That trusty pair of nippers you depend on so often will gradually dull with use, until one day you realize that you’re having a tougher time trimming the hoof wall than you should. It’s best to sharpen those nippers before that day arrives.

Exactly how you go about that will determine whether the nippers return to peak performance for an extended period or if they’re a big step closer to the trash bin.

“What destroys the most nippers is the way that horseshoers file them,” says Donald Jones. As an International Horseshoeing Hall Of Fame farrier and the owner of NC Tool Company, he ought to know. He’s used a lot of nippers over the years, and he routinely refurbishes the tools sent in by farriers across the country.

A good sharpening that prolongs the life of the nippers isn’t difficult, Jones says. “The secret to making the nippers cut well is to keep the shoulder area thin. Most people get their edges too blunt,” he says. “The actual front edge, the cutting edge, will feel sharp, but there’s so much metal back on the shoulder that it makes for resistance when you’re trying to cut the hoof.”

He offers the following advice for best results:

  • Secure the nippers horizontally, with the lower handle firmly in a vise. Pull the top handle upward to open the head of the nippers and expose the underside of the jaws.
  • Identify the area to be filed. Always file the underside, or inside, of the nipper jaws. Although a few strokes may be needed on the front cutting edge, most of the filing should run from the front edge through the back shoulder. (See Photos 1 and 2.)
  • Use a two-handed grip on the file for long, flat strokes. (See Photo 3.) Strive for a sharp cutting edge that runs smoothly back into the shoulder of the nippers without any sudden angles along the way. (See Photo 4.)
  • Repeat the process for the second side of the nipper jaws.
  • Avoid damaging the corners of the jaws, which help pierce the hoof wall during trimming.
  • The stops down in the handles come together at the same time as the cutting edges to prevent the cutting surfaces from blunting one another or overlapping. If you take a bit of metal off the cutting edges when you sharpen them, then you have to take a little off the stops, too, so the cutting edges close correctly.

OFF THE SHOULDERS. The inside shoulder of the jaw, especially the area just behind the cutting edge (marked by a black stripe in this photo), should be filed to provide a smooth transition from the cutting edge and eliminate resistance during trimming.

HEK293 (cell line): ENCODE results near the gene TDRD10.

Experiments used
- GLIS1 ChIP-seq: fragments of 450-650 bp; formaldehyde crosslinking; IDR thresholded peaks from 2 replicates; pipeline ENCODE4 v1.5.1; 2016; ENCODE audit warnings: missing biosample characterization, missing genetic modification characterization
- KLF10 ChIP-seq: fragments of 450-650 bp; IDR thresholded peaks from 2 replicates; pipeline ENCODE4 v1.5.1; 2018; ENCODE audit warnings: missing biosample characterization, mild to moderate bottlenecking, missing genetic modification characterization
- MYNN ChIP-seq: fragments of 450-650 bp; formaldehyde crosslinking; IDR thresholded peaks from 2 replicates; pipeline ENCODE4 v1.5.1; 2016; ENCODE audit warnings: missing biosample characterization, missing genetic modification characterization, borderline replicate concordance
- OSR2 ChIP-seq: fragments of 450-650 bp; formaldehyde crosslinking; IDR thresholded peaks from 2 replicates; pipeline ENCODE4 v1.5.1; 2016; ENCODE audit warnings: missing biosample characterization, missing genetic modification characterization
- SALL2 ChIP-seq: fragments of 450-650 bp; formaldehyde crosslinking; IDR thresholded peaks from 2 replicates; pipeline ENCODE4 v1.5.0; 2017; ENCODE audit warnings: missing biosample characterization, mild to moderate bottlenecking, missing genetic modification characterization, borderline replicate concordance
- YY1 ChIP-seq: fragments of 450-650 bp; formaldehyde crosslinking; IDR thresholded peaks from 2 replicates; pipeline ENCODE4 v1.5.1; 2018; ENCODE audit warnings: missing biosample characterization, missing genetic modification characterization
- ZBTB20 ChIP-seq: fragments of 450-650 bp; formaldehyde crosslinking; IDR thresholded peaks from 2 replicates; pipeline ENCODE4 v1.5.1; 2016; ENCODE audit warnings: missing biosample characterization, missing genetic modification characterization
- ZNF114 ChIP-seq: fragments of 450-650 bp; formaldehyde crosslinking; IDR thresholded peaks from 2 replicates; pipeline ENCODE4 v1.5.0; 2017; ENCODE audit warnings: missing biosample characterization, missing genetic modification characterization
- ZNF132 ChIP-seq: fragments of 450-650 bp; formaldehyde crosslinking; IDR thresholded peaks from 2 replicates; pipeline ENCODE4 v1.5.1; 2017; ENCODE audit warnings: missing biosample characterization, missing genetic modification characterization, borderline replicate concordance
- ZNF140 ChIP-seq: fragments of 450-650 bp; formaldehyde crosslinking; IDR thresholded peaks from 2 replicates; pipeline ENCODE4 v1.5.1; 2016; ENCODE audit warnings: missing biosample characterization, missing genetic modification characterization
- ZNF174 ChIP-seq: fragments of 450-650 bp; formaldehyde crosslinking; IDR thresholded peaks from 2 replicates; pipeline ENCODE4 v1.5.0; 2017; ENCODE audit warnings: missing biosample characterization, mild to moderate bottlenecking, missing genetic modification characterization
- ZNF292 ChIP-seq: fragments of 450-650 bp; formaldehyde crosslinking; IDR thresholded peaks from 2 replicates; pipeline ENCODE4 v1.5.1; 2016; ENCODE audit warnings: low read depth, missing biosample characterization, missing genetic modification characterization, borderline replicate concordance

FILING FORM. Long, smooth strokes will help eliminate the sudden thickening of the shoulder that hinders hoof trimming. Mounting in a vise is essential.


LIGHT ON THE EDGES. The cutting edge at the very front of the nipper jaw (as indicated by the pen point) should be filed very little during sharpening.

Even with proper sharpening, nippers eventually need professional resetting of the handles and tightening or replacing of the rivet. There are two reasons for this, Jones says:

  • After adjusting the stoppers a few times as part of the sharpening, the handles start getting closer together. (See Photo 5.) Send the tool to a professional when the handles become too close to use the nippers efficiently or comfortably.
  • After nippers have been sharpened a few times, a gap appears between the cutting edges. (See Photo 6.) The nippers should be sent to a professional for resetting.

HANDLES COUNT, TOO. Properly spaced handles on the nippers at the top provide good working leverage. The handles on the nippers at the bottom are too close together and must be reset by a professional.


A PERFOMANCE GAP. The slight gap between the cutting edges when the handles are closed will make cutting hoof walls difficult. These nippers need professional resetting.


SMOOTH TRANSITIONS. Note the smooth transition from the cutting edge through the inside shoulder. This makes it easier for the nippers to move through the hoof wall.

“You should be able to sharpen nippers several times before you need to send them off for reworking,” Jones says, “and then they’ll work as good as new.”